|Title:||The Vanishing of Betty Varian (Pennington Wise #6)|
|Publisher:||George H. Doran Company|
|Description:||Headland House, so named because it was situated on a narrow headland overlooking the scenic Maine village of Headland Harbor, was a picturesque place to spend a summer holiday. The village was something of an artist's colony, and the house itself, though barely accessible, offered stunning views of the sea, so the Varians had been more than willing to rent the house for the summer and invite family to join them. But, when on a picnic, Betty Varian and her father return to the house for a forgotten camera the father is murdered and daughter disappears. As the rest of the party were waiting on the only path to the house, in plain sight of the front door, the crime presents a seemingly unsolvable mystery. Was it a murder or a suicide? A kidnapping? And what has happened to the girl, Betty Varian? These are the questions that confront the famed detective Pennington Wise as he attempts to solve . . . The Vanishing of Betty Varian [Suggest a different description.]|
Author Bio for Wells, Carolyn
Carolyn Wells (June 18, 1862 – March 26, 1942) was an American author and poet.
Her first book, At the Sign of the Sphinx (1896), was a collection of charades. Her next publications were The Jingle Book and The Story of Betty (1899), followed by a book of verse entitled Idle Idyls (1900). After 1900, Wells wrote numerous novels and collections of poetry.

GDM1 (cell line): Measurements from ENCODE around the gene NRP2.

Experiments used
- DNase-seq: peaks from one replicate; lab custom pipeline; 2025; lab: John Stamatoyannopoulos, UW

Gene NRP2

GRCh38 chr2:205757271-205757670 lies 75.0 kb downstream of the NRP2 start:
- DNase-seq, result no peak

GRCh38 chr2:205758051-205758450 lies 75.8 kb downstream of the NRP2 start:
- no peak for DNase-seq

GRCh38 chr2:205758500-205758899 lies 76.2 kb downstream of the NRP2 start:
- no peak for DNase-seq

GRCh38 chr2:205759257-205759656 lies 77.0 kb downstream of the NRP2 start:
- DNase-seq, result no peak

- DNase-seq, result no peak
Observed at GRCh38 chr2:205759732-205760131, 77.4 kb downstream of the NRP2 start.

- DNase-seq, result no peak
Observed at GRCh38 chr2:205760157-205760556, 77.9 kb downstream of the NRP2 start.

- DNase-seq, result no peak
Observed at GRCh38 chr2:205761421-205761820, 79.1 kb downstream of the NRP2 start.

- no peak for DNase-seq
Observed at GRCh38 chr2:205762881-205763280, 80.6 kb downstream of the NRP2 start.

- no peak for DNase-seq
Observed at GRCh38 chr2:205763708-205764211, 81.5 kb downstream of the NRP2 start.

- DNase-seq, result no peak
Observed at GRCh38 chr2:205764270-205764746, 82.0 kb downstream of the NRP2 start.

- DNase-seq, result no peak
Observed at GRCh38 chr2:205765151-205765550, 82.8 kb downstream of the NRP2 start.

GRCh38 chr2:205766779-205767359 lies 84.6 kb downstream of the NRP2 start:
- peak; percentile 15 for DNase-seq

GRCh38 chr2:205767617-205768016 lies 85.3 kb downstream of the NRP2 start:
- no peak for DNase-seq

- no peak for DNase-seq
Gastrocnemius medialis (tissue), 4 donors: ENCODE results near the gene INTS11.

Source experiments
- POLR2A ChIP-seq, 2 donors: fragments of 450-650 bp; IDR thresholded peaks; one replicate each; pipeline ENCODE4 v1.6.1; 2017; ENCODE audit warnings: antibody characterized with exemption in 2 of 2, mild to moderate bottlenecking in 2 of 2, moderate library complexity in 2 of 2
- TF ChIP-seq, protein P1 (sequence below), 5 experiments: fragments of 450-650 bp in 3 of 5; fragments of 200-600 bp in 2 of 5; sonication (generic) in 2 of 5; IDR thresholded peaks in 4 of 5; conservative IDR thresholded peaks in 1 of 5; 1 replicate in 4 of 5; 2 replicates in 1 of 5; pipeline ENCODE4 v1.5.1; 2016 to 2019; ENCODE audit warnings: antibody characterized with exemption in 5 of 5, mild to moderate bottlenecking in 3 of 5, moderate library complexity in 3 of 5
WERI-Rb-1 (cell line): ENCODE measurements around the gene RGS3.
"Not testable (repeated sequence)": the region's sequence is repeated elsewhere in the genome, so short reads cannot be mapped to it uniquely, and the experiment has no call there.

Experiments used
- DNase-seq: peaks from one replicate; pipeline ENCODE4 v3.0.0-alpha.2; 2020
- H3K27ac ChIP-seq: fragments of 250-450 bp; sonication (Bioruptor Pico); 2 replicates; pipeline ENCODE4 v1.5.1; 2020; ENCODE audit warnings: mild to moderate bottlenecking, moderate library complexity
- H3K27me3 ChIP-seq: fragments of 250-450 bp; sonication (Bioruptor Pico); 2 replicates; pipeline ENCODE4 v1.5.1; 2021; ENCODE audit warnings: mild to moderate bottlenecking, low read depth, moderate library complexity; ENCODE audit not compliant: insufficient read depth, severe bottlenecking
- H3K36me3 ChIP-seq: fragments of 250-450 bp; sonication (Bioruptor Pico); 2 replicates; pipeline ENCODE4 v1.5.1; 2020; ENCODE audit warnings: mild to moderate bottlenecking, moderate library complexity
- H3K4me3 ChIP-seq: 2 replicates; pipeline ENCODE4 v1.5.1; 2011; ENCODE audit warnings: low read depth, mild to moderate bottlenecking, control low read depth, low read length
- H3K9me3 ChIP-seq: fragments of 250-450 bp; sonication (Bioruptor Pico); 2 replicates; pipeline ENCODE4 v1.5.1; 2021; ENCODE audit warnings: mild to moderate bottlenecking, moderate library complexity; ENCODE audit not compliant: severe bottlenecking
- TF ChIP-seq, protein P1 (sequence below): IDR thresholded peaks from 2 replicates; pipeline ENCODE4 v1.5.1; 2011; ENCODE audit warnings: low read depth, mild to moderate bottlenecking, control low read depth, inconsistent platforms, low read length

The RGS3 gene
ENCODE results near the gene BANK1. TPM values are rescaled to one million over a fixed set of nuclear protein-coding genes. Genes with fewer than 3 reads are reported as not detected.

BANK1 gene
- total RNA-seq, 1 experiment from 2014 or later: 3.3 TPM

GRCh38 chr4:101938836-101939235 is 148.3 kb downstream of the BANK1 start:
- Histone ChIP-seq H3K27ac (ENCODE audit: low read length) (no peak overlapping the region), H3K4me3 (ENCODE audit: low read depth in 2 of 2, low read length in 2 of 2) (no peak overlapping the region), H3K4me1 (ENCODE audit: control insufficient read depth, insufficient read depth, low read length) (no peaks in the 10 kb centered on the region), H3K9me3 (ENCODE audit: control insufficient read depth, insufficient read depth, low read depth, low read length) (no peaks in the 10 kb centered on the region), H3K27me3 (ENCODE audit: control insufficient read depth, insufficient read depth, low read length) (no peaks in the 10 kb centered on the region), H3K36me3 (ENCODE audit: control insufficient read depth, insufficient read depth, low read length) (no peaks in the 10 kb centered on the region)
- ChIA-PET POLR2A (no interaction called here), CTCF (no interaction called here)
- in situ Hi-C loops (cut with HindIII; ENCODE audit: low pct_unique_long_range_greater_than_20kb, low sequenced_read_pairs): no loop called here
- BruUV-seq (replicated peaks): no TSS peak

Carolyn Wells wrote a total of more than 170 books. During the first ten years of her career, she concentrated on poetry, humor and children's books. According to her autobiography, The Rest of My Life (1937), it was around 1910 that she heard one of Anna Katherine Green's mystery novels being read aloud and was immediately captivated by the unravelling of the puzzle. From that point onward she devoted herself to the mystery genre. Among the most famous of her mystery novels were the Fleming Stone Detective Stories which—according to Allen J. Hubin's Crime Fiction IV: A Comprehensive Bibliography, 1749–2000 (2003)—number 61 titles.
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